Sun. Feb 25th, 2024

Guided by ;AI robots do lab work in Vancouver hospital

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Dr. Marc Romney, head of the Department of Medical Microbiology and Virology at Saint-Paul Hospital, observes a new computer-assisted machine artificial intelligence that helps the hospital's microbiology laboratory.

The Canadian Press

Two robots powered by artificial intelligence manipulate and process samples in a laboratory at Saint-Paul Hospital in Vancouver; a first in Western Canada.

Far from the jungle, Tarzan and Jane, the two robots, unscrew the sample tubes and spread them on bacterial culture plates in the new $1 million automated WASPLab. They process up to 70% of the hospital's microbiological samples.

It's not prestigious work, but it's tedious work: the Saint-Paul laboratory processes more than 145,000 samples each year microbiological samples from British Columbia and Yukon.

Lab automation is not new, but the hospital says WASPLab's use of artificial intelligence is a first in Western Canada. Robots evaluate and sort culture plates, separate bacterial cultures and notify staff if anything requires further analysis.

Dr. Marc Romney, head of the Department of Medical Microbiology and Virology at the hospital, said the new level of automation made life easier for doctors and laboratory technologists by freeing them from repetitive manual work. /p>

Tarzan and Jane have been working in the lab for two months. Dr. Romney says they are excellent workers, willing to start early in the morning and finish late in the day, and able to process a large batch of samples at one time.

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We like that they allow lab staff to perform more complex work. […] Thus, more routine work, sometimes very manual, is replaced by a robot, he explains. He adds: This gives us a lot more flexibility in our workflow.

When the robot duo first arrived, there was a lot of enthusiasm, says Dr. Romney, but also a little bit of excitement. apprehension on the part of laboratory staff. Because people think: "Is this machine going to take over my job?" But eventually they realize it's not and say, “This will make my life easier.”

Tarzan and Jane each have their own special skills. Dr. Romney points out that Tarzan is good at the heavy lifting, which is preparing samples for the next stage of bacterial cultivation.

The robot retrieves the sample, such as a urine culture or wound swab, then scans the barcode to determine what to do with it.

Next, Jane does the finer work of applying a precise volume of the sample to the surface of the bacterial culture plates. The plates are placed on a conveyor belt, labeled, and then stored in an incubator, allowing bacterial colonies to grow.

It is after incubation that WASPLab's artificial intelligence comes into play, rejecting negative culture plates while reporting positive ones. Previously, this was all entirely manual, and now it's automated by these two robots, Tarzan and Jane. It would have taken humans much longer to do this, says Dr. Romney.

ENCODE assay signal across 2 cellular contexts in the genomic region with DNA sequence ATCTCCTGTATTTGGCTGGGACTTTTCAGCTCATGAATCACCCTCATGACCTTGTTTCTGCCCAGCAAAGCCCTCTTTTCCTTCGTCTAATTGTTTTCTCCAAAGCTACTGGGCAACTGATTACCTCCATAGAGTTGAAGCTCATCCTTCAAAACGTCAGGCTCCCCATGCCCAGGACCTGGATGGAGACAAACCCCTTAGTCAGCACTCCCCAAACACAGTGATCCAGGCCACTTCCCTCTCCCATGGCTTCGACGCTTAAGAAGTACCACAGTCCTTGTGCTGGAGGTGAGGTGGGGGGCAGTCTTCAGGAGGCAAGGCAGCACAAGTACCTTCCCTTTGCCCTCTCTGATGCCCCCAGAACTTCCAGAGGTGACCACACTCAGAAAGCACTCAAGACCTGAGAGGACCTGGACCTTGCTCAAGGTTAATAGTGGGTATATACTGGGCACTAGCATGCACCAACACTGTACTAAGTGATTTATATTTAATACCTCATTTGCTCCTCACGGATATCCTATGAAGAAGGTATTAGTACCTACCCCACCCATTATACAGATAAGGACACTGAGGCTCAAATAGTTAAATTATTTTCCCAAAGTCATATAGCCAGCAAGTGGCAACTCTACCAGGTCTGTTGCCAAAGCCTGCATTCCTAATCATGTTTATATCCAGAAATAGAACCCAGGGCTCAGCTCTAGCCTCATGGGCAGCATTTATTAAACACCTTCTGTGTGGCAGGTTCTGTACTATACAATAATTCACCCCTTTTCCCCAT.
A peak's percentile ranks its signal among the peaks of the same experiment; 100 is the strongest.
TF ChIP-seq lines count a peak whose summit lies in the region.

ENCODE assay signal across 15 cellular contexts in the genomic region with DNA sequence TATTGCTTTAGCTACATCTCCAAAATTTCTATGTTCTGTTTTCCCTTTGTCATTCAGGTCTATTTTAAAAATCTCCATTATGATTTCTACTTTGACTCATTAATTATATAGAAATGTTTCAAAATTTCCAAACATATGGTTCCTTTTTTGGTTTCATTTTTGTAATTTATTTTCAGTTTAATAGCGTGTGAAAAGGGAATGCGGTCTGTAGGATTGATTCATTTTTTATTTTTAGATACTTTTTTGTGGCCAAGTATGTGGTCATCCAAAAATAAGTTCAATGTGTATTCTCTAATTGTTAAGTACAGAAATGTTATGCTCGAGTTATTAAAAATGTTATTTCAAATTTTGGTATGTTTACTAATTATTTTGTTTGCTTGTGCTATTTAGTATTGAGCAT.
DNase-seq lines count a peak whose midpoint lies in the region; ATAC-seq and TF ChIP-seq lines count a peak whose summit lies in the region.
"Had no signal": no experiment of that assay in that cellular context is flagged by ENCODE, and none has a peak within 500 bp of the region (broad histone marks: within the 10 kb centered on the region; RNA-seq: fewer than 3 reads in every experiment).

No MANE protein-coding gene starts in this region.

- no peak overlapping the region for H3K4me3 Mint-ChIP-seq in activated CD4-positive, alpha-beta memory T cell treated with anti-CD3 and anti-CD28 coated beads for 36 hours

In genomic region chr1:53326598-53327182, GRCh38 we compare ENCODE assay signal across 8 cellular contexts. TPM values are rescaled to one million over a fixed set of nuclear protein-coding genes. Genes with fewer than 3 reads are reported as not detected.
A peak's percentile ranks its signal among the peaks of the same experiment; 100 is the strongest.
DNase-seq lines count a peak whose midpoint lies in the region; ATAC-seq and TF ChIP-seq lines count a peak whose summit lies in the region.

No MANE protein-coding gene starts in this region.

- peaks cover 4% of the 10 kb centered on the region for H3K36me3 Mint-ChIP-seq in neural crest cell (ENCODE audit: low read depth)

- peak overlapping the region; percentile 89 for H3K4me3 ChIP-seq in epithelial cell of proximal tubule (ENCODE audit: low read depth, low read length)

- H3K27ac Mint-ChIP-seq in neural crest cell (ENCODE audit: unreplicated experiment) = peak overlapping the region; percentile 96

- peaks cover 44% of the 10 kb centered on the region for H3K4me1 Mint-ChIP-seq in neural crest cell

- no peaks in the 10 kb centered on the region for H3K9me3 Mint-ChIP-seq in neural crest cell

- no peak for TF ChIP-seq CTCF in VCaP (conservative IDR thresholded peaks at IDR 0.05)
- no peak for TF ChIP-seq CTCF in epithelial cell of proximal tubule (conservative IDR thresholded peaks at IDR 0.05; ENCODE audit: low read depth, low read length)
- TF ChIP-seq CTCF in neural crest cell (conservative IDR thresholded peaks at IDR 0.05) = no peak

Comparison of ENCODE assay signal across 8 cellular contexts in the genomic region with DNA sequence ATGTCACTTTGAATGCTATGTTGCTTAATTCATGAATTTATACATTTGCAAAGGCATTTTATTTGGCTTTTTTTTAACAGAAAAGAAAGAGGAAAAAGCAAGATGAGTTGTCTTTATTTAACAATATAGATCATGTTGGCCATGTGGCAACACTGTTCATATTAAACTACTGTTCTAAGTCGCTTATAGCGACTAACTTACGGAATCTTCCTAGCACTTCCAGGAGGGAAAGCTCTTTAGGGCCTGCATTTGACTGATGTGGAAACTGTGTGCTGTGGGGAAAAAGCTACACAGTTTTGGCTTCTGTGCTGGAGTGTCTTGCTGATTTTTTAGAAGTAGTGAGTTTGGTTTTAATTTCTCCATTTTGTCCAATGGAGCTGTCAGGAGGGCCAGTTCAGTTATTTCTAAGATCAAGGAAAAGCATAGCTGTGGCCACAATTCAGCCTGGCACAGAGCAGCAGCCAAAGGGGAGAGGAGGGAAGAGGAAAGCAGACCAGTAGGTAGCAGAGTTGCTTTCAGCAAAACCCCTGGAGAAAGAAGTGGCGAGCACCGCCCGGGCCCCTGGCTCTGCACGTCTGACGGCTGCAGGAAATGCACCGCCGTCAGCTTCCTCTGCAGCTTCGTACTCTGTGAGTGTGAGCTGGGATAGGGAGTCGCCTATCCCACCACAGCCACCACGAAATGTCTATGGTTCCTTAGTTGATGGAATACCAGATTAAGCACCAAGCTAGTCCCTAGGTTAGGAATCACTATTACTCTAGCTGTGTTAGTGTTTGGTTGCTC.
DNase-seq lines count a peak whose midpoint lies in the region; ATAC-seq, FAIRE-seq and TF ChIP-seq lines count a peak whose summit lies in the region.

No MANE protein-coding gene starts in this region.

The robots were created and named by Italian laboratory automation manufacturer Copan. The hospital said in a statement that doctors and lab staff spent months collaborating with Copan to customize the WASPLab to ensure it met the hospital's needs. The project was funded by a donor from the Saint-Paul Foundation.

The system is not infallible. Dr. Romney says robots sometimes make mistakes and Tarzan was known to drop tubes. In real life, we know that complex technology sometimes goes wrong, and we have to supervise it […] and even Tarzan and Jane sometimes make mistakes, and so we have to have humans on hand to correct these errors when they occur, explains the doctor.

Another WASPLab will be created when the new Saint-Paul hospital opens its doors in 2027 .

Could robots and artificial intelligence completely replace human staff in hospitals of the future? Dr. Romney believes both will play a role in healthcare settings, but will never completely replace healthcare professionals.

If I were a patient, I'm not sure I would have complete confidence in robots to provide all of my care, he illustrates, admitting that it could be partial.

The vast majority of the time, automated systems work just fine, Dr. Romney points out. But sometimes they make mistakes. […] AI is a big part of the future of healthcare, a big part of the future of hospital-based acute care. But it's not the ultimate solution.

He predicts that AI will free the next generation of doctors from a simpler work. But what's happening in health care is that the level of acuity and complexity of our patients is increasing dramatically […], and I think it's more difficult for AI to give a definitive answer, says Marc Romney.

It's not impossible. But this requires, I think, human intervention.

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